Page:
I don't mean you should swallow a Valium, though that might seem a good idea on some days. What I'm saying is that drug stocks might be a good investment going forward.
A Salomon Smith Barney analyst has found that during the 11 bear market cycles since 1960, drug stocks have outperformed the S&P 500 eight times. They tied twice, and the drug sector fell below the S&P 500 on a single occasion.
It shouldn't surprise you to learn that folks don't quit buying medicine during rough economic times. In fact, an argument could be made that they buy more. I've kept my eye on two companies in this sector over the past several weeks. One of the companies is based in North Carolina. The other company has a major facility here.
I've enjoyed what I've seen. You're already aware of one of them, Cambridge, Mass.-based Biogen (BGEN/Nasdaq), if you read this column about six weeks ago. I mentioned then that the stock was rated a "buy" at a price of $58 5/16. Biogen has since risen as high as $68 5/8.
In the September 7 issue of my weekly financial newsletter, I observed that Research Triangle Park-based Medco Research (MRE/Amex) was rated a buy at $18 3/8. It since has risen to $21 1/2.
Keep in mind that the upward price momentum in both of these stocks was against the grain of a downward and volatile market. You might want to check out this sector going forward. Analysts say the drug sector is expected to record an 18.7 percent gain in earnings during the third quarter while most other sectors struggle.
Another factor to keep in mind is that most of these companies have low exposure to Asian and Latin American markets.
Now, let's take a closer look at Medco. This company is a tiny player in the pharmaceutical industry that's populated by giants. Medco does not even attempt to develop new drugs.
Rather, it shops around at universities and research centers to find incubating cardiovascular drugs that have potential, buys the compound and sponsors the testing needed to bring the drug to market. Once approved for market, Medco licenses the manufacturing and marketing of the drug to corporate partners in exchange for fees and royalties.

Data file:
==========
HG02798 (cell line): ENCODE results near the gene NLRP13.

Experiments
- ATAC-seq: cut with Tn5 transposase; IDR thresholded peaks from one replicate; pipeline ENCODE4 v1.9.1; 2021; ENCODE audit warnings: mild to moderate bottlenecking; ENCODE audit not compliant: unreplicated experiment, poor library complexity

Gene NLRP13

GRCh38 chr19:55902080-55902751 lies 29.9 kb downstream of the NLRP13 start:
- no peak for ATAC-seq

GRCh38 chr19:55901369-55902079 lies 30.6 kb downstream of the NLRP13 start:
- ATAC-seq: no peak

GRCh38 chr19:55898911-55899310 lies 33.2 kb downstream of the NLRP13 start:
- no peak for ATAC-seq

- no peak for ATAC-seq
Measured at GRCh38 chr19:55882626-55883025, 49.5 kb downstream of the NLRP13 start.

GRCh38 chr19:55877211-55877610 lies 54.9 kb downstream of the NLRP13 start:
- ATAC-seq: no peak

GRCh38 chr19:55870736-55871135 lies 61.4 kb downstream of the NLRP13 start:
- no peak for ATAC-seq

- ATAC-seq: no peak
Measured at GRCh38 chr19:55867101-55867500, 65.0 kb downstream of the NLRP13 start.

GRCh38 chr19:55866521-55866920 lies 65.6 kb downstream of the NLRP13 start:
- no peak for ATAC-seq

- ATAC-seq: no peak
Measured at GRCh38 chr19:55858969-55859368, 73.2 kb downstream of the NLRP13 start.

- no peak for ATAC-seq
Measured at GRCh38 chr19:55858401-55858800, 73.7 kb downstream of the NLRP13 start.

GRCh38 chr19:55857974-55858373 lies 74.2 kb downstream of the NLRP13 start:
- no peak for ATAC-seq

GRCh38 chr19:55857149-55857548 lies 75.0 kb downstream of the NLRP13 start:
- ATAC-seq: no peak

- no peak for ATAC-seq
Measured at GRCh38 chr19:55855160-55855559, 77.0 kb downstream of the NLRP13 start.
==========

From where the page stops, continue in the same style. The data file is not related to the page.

The company's flagship products are Adenocard, an injection drug used to treat rapid heartbeats, and Adenoscan, a drug used to diagnose damage from coronary artery disease.
I see plenty of numbers to like about Medco, but bottom line: This company is producing impressively rising revenue and earnings with zero debt.
From 1993 to 1995, MRE poured substantial sums into R&D and thus was unprofitable for all of those years. That began changing in 1996, when the company earned $4.3 million on $13.5 million in revenues. The next year, 1997, was even more impressive: Revenues up 49 percent to $20 million and earnings up 136 percent to $10.2 million.
And the beat goes on: On July 14, MRE reported net income of $5.22 million for the second quarter -- up more than 50 percent over last year's $2.3 million. The single analyst following MRE rates it a "buy" and projects a 21.6 percent rise in earnings this year.Here's a heads-up: Now that incentives have gained the blessing of the General Assembly for use by state industrial recruiters, look for local communities to get into the bidding game.
In High Point, for example, local leaders are considering a $500,000 cash incentive to entice giant Polo Ralph Lauren to locate a customer service center with 600 new jobs there. Also in the chase is a similar-sized city in Virginia.
And in the Triangle, talk is bubbling that Wake County might get into these bidding wars. Insiders tell us the political and economic climate isn't right for this to happen now. But if High Point fires a volley, don't be surprised to hear the "self-defense" argument surface.
Have a prosperous week. Dale Gibson is a Raleigh-based journalist who publishes The Gibson Report, a weekly electronic newsletter focused on North Carolina business. Questions or comments may be directed to him by e-mail at email@example.com or by phone at 919-834-1033.
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